Fast forward to a few months ago when I was presented with the opportunity to go to the Resilience Training Assistant class, to become a Spouse RTA. I wasn’t 100% sure what Resilience was, but I went anyway. Over the course of 3 days, I learned different strategies on how to effectively deal with stress, enhance communication, and strengthen healthy relationships.

However, the biggest lesson for me was the moment I realized that I was practicing resilience every single day and, despite all the things I'm convinced I am doing wrong, there are a few things that I am doing right. We now had a name for our Thankful Book strategy, we were practicing resilience by  “Counting Blessings.” 

Unfortunately, I am not completely through this trying period, but I no longer let it, or the people involved, have control. Through intentionally practicing resilience, I have been able to strengthen my techniques and I am equipped with new strategies to effectively deal with the tough situations that are sure to come my way. 

I know we all face challenges and stressors on a daily basis. I also know we are our own worst critics…this is why I am so passionate about resilience and have helped create and launch the Offutt Spouse Resilience program. My hope is that through the training, spouses will realize they already practice resilience, in one form or another. And I hope they walk away continuing to strengthen their strategies, but also with new strategies in their “tool-kit” to effectively deal different situations they may encounter.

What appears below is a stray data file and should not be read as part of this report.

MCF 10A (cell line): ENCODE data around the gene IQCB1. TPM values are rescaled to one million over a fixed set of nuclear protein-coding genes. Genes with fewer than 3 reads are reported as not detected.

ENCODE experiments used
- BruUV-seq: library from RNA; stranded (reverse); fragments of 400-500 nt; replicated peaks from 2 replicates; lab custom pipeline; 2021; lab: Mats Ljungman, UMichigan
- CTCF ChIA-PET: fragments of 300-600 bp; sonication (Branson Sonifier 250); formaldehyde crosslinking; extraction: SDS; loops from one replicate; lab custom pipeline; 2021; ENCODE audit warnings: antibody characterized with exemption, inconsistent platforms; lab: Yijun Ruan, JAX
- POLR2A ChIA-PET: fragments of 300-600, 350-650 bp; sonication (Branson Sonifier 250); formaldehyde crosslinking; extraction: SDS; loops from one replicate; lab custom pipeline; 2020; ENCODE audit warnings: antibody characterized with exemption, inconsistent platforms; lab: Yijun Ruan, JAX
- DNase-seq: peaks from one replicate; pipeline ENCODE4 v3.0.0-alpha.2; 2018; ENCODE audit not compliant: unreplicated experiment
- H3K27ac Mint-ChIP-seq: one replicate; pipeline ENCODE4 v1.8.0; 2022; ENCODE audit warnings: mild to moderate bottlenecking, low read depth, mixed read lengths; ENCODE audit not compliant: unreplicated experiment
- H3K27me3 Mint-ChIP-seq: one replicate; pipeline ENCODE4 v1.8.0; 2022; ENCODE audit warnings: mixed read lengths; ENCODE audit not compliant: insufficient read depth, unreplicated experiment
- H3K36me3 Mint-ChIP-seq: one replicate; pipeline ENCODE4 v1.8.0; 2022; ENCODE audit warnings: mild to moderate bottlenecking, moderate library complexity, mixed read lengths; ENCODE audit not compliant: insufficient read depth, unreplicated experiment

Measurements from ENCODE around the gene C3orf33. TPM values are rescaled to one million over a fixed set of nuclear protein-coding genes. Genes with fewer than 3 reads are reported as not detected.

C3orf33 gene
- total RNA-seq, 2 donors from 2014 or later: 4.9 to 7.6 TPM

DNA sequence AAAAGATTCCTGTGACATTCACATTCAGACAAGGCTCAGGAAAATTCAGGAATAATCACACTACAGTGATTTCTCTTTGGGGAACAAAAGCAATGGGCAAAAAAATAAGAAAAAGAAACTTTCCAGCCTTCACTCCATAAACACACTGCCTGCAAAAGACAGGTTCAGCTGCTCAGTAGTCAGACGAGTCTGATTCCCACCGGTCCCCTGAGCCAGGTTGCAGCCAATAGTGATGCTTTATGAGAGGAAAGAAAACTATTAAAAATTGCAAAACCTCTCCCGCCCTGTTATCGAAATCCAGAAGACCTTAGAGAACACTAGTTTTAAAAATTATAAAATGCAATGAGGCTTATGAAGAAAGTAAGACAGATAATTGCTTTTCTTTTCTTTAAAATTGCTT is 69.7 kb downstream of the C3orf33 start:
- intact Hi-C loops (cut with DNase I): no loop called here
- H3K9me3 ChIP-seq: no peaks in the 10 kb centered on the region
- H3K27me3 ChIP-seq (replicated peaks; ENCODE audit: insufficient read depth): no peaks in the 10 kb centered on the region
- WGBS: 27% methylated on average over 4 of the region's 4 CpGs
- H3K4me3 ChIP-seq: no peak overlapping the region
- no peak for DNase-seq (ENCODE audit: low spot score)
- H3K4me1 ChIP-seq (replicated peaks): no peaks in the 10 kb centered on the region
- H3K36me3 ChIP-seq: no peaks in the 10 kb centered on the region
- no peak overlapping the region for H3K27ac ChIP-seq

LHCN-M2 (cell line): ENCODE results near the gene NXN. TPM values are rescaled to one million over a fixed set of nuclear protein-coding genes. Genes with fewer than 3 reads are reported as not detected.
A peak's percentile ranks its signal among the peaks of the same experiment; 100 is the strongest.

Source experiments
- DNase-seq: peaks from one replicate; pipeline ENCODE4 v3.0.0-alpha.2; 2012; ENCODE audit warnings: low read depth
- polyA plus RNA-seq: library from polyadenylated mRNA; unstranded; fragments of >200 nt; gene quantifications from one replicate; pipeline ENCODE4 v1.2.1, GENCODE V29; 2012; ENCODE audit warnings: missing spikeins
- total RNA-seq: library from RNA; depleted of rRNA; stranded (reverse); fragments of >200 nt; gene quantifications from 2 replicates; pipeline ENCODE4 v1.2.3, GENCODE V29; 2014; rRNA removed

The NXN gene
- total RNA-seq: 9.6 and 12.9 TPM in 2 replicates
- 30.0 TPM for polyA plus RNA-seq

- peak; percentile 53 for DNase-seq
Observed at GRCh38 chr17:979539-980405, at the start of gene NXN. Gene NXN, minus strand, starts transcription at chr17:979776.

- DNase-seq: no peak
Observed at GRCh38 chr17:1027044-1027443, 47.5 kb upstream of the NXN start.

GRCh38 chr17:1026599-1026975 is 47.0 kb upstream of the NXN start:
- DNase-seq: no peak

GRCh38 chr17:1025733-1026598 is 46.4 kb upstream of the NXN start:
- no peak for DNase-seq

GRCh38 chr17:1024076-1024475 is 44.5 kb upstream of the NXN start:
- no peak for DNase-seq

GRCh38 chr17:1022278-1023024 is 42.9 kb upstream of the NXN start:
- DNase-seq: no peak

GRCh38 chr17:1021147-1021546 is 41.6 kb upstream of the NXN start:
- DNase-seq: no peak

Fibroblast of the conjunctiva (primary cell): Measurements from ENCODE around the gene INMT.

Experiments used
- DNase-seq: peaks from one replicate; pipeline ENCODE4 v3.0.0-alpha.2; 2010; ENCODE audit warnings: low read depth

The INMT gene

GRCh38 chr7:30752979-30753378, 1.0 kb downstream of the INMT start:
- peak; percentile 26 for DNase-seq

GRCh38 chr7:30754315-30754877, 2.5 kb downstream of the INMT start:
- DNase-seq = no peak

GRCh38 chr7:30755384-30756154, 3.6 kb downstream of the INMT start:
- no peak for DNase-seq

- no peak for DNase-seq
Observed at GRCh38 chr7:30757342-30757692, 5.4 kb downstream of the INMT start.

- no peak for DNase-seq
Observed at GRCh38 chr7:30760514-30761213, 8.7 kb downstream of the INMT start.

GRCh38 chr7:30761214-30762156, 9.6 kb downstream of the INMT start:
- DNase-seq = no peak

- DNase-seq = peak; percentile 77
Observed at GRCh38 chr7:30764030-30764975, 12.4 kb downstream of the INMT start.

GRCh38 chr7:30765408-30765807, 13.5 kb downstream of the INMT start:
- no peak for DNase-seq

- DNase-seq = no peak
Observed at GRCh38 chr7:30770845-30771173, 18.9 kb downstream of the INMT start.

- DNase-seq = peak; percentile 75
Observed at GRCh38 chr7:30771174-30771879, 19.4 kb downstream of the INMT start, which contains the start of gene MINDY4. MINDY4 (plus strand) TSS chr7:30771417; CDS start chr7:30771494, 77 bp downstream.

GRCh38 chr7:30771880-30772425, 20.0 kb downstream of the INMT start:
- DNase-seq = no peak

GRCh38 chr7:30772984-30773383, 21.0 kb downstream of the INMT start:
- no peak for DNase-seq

Thank you, Aimee, for sharing your story with us today!

Tuesday, March 18, 2014

building resilience in Air Force families



Yesterday I wrote about my emotional bathtub and how sometimes a lot of little stressors add up to be a big deal.  Tomorrow I'll have one more post about resilience, so check back for that!

Today I’m writing about Resilience, which is important for all of us, but especially for military families.  I'm partnering with the Offutt Spouse Resilience team.  I received no compensation for writing this post and all opinions are my own.  




Resilience is like finding the plug on that emotional bathtub.  The water (stressors) will keep on coming and it might not drain as quickly as you’d like, but by keeping it unplugged, you ensure the bathtub isn’t going to overflow.

Let’s be honest here: as military families, we all know that Murphy’s Law is never truer than during deployment.  Here’s one example: on the very day her husband was set to deploy (again), my friend found out that their house had a natural gas leak, the dog needed emergency surgery, and her children had the stomach flu.  Talk about an overwhelming day!